There's a debate going on in the world of paleontology right now. Recently, researchers Jack Horner and John Scanella have suggested that one of two famous ceratopsians (or three-horned dinosaurs), Triceratops and Torosaurus, may not actually exist. Before I go any further with this, I'll explain a little bit more about these two dinosaurs.
Everyone knows what a Triceratops. Triceratops was one of the last dinosaurs ever to have walked the Earth, living sixty-five million years ago during the late Cretaceous period in what is now western North America. It was discovered in the year 1887 as a pair of horns. Paleontologist Othniel Charles Marsh at first thought they belonged to an extinct bison, but later realized he was wrong when a complete skull was found in 1888 and gave it the name Triceratops (Greek for Three-Horned Face). Ever since Triceratops has become a popular dinosaur among the people of the world, appearing in films and TV shows like Jurassic Park, The Land Before Time, and Dinosaur King. Triceratops probably lived in herds and lived its days eating, jousting with other members of the herd, and staying off the menu.
This next ceratopsian was known as Torosaurus. It's name, which means Perforated Lizard because of the holes in the frill (but some people think it means Bull Lizard), was given to it in the year 1891 by Othniel Charles Marsh (even though the original pair of skulls were found by John Bell Hatcher). Like Triceratops, Torosaurus also lived during the late Cretaceous period sixty-five million years ago in what is now western North America. The behavior was also most likely similar to Triceratops, roaming around in herds, flirting with and competing for girls, and doing its best to not end up as another dinosaur's dinner. The frill makes the head of Torosaurus about one-third the size of its body (a prehistoric big head). This was probably so it could easily attract females with bright colors (like most birds do today) and intimidate a predator by making it think that it was bigger than it really was.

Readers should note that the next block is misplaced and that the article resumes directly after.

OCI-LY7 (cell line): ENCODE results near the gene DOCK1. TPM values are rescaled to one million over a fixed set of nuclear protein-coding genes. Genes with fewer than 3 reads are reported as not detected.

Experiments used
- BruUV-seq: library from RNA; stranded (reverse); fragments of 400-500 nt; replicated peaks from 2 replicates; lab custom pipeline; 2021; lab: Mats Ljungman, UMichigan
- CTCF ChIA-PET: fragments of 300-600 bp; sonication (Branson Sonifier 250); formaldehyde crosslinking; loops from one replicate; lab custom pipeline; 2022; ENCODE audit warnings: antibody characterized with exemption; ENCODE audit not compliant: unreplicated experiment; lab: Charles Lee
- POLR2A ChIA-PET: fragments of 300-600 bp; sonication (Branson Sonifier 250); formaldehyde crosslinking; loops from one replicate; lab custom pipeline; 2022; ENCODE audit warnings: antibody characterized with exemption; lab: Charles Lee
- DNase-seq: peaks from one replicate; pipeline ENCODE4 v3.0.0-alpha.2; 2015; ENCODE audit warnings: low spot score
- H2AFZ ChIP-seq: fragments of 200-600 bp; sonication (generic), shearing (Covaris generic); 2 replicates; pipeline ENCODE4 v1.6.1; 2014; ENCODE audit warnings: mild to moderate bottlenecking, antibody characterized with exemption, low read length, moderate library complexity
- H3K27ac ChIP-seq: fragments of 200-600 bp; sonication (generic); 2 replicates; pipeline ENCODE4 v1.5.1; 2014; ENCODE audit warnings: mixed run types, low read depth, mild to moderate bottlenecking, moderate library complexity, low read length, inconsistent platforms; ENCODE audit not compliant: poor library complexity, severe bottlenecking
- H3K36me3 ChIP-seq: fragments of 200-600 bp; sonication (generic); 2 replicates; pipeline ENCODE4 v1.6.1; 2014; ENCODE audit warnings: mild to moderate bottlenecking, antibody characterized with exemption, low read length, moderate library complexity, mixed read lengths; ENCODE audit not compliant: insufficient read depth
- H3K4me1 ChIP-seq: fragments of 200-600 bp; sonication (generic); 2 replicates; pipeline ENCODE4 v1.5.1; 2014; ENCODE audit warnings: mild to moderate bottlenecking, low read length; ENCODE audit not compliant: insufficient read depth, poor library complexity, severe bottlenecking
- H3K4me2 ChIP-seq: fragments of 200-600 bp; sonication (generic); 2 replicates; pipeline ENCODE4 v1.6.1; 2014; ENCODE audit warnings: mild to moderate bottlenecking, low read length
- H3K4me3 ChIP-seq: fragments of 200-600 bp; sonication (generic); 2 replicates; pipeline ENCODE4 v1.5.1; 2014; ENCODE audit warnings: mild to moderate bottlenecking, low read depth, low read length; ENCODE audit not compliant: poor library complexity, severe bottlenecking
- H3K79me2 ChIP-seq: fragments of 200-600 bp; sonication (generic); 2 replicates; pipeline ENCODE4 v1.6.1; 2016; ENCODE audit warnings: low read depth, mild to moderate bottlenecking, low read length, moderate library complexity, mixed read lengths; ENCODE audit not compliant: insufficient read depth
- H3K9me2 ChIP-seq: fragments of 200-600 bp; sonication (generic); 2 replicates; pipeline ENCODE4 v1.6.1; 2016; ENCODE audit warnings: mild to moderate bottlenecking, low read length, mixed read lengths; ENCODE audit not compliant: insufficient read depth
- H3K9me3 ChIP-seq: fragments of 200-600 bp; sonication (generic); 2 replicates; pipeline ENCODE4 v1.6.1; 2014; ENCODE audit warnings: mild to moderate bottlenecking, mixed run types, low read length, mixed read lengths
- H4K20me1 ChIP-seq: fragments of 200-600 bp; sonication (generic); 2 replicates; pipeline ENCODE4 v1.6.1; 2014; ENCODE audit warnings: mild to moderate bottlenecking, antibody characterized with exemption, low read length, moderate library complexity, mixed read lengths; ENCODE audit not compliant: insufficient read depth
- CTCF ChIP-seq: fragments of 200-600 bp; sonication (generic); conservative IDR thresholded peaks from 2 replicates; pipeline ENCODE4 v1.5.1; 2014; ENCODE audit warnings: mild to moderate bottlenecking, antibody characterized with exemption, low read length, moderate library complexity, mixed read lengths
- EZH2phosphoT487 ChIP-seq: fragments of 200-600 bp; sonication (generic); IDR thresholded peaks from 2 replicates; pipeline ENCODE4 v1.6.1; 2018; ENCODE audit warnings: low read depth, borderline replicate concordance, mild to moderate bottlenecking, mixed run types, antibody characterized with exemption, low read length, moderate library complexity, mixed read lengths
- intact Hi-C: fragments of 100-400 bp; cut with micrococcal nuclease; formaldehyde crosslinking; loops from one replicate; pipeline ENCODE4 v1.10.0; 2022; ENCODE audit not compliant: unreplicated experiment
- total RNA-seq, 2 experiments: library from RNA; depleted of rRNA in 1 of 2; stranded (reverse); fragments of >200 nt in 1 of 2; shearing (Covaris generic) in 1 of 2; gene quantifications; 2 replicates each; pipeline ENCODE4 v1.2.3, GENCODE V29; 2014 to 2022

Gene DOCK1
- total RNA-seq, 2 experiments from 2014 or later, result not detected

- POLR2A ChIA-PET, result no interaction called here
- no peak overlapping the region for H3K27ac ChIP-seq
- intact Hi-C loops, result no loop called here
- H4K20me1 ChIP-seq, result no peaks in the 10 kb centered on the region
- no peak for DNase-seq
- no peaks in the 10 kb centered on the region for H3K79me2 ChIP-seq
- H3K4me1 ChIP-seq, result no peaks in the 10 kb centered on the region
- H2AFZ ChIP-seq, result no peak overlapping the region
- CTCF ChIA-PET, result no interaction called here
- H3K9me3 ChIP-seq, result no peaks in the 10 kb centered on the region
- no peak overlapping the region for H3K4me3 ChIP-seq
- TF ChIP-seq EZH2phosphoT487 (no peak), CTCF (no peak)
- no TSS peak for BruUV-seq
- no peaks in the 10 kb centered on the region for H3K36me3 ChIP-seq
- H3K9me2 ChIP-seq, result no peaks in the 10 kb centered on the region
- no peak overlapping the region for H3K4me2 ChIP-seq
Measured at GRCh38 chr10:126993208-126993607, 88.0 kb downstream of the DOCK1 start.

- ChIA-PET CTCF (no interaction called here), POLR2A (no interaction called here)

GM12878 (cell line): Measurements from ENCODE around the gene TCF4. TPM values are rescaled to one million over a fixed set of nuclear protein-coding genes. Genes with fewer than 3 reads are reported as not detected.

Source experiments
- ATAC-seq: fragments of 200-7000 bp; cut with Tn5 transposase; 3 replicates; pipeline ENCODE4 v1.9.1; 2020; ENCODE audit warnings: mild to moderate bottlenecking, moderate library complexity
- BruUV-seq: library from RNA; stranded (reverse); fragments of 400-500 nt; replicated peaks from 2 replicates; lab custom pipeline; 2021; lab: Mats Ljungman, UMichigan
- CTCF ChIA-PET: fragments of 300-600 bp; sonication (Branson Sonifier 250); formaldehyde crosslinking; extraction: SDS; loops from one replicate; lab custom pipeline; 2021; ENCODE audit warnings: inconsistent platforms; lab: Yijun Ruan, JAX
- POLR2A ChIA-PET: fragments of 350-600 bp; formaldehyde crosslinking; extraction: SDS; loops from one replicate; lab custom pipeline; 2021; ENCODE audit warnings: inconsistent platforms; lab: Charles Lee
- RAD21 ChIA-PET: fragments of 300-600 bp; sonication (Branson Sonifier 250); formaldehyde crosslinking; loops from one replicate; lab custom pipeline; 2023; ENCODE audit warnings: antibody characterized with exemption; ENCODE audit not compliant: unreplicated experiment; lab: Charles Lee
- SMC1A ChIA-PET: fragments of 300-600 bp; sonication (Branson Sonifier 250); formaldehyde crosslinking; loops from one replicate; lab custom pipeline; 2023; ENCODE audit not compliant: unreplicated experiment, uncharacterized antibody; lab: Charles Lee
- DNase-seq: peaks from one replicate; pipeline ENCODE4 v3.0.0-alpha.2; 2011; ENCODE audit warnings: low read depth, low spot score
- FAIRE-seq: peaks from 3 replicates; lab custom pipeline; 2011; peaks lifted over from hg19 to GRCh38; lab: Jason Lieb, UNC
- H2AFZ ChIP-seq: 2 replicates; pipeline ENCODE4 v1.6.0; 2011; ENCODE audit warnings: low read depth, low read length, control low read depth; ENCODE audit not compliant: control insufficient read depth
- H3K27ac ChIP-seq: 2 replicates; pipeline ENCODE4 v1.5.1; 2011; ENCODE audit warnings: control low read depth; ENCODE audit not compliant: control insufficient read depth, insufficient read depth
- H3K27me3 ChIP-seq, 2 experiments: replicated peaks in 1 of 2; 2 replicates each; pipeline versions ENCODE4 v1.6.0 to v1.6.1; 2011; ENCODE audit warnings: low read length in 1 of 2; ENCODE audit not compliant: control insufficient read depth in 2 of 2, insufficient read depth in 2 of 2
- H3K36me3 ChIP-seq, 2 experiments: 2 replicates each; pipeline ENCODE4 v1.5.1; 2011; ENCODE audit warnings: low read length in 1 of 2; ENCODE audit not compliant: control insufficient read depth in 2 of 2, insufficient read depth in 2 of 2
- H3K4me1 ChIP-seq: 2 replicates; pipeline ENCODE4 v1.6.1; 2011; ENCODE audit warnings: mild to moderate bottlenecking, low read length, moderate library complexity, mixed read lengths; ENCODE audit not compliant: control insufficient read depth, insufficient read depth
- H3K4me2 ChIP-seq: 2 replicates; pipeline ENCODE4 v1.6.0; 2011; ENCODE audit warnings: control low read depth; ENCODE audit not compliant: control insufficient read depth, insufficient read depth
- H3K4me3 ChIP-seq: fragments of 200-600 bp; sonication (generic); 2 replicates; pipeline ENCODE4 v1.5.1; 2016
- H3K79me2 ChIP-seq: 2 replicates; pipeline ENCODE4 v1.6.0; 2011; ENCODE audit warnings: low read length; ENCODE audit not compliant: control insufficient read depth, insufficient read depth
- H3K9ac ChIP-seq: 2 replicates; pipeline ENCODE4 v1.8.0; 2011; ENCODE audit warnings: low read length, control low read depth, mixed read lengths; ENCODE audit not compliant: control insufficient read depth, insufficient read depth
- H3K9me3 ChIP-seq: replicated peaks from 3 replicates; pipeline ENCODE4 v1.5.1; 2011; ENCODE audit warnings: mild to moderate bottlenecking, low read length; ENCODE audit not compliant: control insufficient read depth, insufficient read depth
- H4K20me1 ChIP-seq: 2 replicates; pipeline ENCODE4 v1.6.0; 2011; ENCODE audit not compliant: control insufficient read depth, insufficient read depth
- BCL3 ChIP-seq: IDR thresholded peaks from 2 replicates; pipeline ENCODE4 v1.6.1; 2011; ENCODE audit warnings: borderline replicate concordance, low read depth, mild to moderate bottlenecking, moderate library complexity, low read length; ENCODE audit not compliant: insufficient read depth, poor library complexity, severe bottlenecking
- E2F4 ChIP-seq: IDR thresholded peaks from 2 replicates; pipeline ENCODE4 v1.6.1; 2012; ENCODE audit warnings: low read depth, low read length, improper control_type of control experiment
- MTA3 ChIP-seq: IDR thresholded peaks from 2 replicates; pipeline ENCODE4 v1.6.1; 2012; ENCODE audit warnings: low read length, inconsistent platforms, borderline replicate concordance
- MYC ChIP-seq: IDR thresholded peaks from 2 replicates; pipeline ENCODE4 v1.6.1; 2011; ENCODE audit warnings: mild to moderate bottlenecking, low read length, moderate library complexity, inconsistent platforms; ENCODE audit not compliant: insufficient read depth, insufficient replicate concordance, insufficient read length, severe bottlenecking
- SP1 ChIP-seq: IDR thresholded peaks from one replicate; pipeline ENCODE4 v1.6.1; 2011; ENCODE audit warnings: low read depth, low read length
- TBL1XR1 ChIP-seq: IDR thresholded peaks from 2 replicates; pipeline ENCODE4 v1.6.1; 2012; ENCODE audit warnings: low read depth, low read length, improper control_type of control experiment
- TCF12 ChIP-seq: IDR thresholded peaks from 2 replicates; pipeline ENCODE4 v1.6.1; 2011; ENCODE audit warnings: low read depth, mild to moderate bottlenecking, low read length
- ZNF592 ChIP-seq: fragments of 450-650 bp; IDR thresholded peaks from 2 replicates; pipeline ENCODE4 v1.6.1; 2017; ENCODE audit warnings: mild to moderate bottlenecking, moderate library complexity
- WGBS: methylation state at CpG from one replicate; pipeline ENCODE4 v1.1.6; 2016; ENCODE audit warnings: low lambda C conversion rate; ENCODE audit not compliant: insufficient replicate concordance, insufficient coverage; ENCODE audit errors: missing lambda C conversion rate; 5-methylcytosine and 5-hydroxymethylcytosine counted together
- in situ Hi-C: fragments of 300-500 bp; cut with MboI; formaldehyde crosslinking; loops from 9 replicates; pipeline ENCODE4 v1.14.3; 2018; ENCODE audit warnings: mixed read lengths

The scientists Jack Horner and John Scanella have theorized that Triceratops and Torosarus were not two different dinosaurs, but one species. Their reason: The skulls of Triceratops get longer as they get older, and no juvenile Torosaurus has been found. Jack Horner in his studies found out that Triceratops skulls had two thin spots in the frill that correspond to the holes that are found on the skulls of Torosaurus (probably to help distribute the weight of the skull). After studying the skulls of twenty-nine Triceratops and nine Torosaurus, they concluded that Torosaurus was actually a fully mature Triceratops. Since the name first given to an animal is the one that prevails, it looks like that Torosaurus may vanish from the face of the Earth just like the dinosaurs vanished sixty-five million years ago.